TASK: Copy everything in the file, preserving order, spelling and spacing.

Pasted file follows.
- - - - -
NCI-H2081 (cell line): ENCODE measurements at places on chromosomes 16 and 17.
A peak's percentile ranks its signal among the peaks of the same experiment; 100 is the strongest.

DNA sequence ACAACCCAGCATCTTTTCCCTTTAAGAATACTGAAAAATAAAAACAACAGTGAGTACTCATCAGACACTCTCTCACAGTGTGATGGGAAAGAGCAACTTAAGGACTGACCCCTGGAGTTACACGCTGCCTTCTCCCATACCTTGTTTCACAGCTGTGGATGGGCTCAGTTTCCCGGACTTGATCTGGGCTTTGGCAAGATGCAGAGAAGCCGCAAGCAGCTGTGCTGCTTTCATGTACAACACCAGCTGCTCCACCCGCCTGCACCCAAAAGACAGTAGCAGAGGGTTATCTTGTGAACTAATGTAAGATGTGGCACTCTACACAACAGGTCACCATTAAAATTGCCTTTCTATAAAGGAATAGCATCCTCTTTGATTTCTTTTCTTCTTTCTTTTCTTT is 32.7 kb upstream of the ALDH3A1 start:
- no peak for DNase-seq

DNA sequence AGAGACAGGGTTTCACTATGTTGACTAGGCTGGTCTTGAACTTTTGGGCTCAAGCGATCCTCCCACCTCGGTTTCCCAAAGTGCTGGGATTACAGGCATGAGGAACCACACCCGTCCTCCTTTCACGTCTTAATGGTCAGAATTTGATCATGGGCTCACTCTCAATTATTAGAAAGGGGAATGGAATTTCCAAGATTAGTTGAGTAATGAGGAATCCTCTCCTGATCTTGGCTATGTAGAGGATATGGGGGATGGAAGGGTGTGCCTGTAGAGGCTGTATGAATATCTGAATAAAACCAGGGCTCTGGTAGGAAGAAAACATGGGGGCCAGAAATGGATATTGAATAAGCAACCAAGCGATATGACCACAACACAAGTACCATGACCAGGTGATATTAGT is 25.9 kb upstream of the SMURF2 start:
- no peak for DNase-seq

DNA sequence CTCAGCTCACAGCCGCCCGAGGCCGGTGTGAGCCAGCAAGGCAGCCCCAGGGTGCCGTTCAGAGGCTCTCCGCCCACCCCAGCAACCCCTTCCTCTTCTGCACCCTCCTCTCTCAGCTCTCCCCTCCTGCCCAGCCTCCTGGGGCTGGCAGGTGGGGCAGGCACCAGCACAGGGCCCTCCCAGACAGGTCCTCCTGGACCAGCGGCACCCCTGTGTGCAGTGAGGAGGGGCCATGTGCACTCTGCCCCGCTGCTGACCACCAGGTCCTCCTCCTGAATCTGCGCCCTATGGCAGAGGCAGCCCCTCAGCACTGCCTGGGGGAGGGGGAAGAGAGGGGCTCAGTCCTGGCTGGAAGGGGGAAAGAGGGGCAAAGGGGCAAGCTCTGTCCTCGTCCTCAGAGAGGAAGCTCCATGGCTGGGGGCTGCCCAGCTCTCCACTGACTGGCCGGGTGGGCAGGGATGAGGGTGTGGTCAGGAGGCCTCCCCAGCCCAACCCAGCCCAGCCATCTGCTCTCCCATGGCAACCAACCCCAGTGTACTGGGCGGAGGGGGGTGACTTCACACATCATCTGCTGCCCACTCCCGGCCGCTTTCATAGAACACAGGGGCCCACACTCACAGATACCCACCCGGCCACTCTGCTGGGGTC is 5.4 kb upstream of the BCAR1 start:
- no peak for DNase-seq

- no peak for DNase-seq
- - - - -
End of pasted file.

NCI-H2081 (cell line): ENCODE measurements at places on chromosomes 16 and 17.
A peak's percentile ranks its signal among the peaks of the same experiment; 100 is the strongest.

DNA sequence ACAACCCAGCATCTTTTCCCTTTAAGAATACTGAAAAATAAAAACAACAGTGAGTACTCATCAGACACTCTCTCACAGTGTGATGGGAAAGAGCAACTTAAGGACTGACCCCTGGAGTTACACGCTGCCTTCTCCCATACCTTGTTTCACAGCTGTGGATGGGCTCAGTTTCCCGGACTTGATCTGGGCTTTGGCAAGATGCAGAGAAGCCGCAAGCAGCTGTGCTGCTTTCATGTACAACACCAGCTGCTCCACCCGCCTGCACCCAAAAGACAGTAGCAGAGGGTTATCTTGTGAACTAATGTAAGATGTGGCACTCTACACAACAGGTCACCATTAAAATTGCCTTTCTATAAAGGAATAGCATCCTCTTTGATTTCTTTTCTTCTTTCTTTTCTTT is 32.7 kb upstream of the ALDH3A1 start:
- no peak for DNase-seq

DNA sequence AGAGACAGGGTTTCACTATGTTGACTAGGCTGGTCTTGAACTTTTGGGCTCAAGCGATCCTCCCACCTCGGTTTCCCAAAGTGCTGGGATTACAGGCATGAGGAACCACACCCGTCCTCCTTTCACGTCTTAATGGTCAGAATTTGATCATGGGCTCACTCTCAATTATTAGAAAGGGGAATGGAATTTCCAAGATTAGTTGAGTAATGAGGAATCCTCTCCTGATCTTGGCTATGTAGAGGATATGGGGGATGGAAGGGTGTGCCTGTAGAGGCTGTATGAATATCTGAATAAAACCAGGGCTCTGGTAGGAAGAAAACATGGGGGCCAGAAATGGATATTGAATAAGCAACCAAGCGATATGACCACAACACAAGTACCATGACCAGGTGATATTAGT is 25.9 kb upstream of the SMURF2 start:
- no peak for DNase-seq

DNA sequence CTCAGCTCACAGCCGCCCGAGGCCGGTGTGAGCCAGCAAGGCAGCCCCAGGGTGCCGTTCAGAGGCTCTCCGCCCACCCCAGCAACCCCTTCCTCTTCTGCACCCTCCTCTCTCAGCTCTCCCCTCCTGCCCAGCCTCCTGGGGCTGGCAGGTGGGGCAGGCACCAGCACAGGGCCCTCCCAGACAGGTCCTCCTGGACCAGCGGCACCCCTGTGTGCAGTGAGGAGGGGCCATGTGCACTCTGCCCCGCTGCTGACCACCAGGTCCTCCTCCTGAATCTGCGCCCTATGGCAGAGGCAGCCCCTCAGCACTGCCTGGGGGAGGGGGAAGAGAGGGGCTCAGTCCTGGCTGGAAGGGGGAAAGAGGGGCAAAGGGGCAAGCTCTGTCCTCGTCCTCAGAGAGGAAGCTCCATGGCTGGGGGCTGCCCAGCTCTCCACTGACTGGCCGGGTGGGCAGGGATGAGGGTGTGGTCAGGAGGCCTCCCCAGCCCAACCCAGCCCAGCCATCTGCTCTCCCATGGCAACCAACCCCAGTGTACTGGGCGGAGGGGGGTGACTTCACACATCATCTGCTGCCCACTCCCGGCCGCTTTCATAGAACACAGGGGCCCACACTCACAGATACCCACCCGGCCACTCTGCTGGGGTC is 5.4 kb upstream of the BCAR1 start:
- no peak for DNase-seq

- no peak for DNase-seq